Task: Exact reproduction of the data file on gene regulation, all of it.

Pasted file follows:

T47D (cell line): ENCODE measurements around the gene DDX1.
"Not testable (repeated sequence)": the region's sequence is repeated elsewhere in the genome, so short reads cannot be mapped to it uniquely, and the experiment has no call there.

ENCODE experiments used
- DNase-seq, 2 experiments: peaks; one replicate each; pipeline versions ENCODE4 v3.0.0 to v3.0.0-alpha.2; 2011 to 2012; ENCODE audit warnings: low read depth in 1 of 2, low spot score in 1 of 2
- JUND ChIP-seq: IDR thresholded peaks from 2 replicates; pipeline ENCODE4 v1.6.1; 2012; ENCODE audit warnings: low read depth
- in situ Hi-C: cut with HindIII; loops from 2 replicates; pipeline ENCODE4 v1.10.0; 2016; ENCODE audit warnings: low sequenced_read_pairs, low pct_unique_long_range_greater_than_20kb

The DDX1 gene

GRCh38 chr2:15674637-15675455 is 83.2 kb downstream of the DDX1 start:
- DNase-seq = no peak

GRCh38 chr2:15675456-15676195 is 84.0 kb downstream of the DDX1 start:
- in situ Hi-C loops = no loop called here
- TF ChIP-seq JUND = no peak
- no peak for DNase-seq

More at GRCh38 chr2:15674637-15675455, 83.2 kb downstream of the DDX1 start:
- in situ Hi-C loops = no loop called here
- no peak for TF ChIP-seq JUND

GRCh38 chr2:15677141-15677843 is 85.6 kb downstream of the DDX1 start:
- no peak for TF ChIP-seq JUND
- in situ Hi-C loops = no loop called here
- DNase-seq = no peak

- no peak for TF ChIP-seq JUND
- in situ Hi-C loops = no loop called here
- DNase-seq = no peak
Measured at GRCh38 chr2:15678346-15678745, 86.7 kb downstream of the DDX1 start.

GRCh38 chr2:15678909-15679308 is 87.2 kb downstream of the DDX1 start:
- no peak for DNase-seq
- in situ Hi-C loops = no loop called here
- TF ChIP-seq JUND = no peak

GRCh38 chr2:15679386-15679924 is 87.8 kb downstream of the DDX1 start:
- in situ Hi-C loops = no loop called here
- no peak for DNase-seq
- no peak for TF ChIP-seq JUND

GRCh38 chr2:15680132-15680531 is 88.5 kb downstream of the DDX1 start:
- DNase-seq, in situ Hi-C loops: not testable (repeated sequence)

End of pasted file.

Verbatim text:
T47D (cell line): ENCODE measurements around the gene DDX1.
"Not testable (repeated sequence)": the region's sequence is repeated elsewhere in the genome, so short reads cannot be mapped to it uniquely, and the experiment has no call there.

ENCODE experiments used
- DNase-seq, 2 experiments: peaks; one replicate each; pipeline versions ENCODE4 v3.0.0 to v3.0.0-alpha.2; 2011 to 2012; ENCODE audit warnings: low read depth in 1 of 2, low spot score in 1 of 2
- JUND ChIP-seq: IDR thresholded peaks from 2 replicates; pipeline ENCODE4 v1.6.1; 2012; ENCODE audit warnings: low read depth
- in situ Hi-C: cut with HindIII; loops from 2 replicates; pipeline ENCODE4 v1.10.0; 2016; ENCODE audit warnings: low sequenced_read_pairs, low pct_unique_long_range_greater_than_20kb

The DDX1 gene

GRCh38 chr2:15674637-15675455 is 83.2 kb downstream of the DDX1 start:
- DNase-seq = no peak

GRCh38 chr2:15675456-15676195 is 84.0 kb downstream of the DDX1 start:
- in situ Hi-C loops = no loop called here
- TF ChIP-seq JUND = no peak
- no peak for DNase-seq

More at GRCh38 chr2:15674637-15675455, 83.2 kb downstream of the DDX1 start:
- in situ Hi-C loops = no loop called here
- no peak for TF ChIP-seq JUND

GRCh38 chr2:15677141-15677843 is 85.6 kb downstream of the DDX1 start:
- no peak for TF ChIP-seq JUND
- in situ Hi-C loops = no loop called here
- DNase-seq = no peak

- no peak for TF ChIP-seq JUND
- in situ Hi-C loops = no loop called here
- DNase-seq = no peak
Measured at GRCh38 chr2:15678346-15678745, 86.7 kb downstream of the DDX1 start.

GRCh38 chr2:15678909-15679308 is 87.2 kb downstream of the DDX1 start:
- no peak for DNase-seq
- in situ Hi-C loops = no loop called here
- TF ChIP-seq JUND = no peak

GRCh38 chr2:15679386-15679924 is 87.8 kb downstream of the DDX1 start:
- in situ Hi-C loops = no loop called here
- no peak for DNase-seq
- no peak for TF ChIP-seq JUND

GRCh38 chr2:15680132-15680531 is 88.5 kb downstream of the DDX1 start:
- DNase-seq, in situ Hi-C loops: not testable (repeated sequence)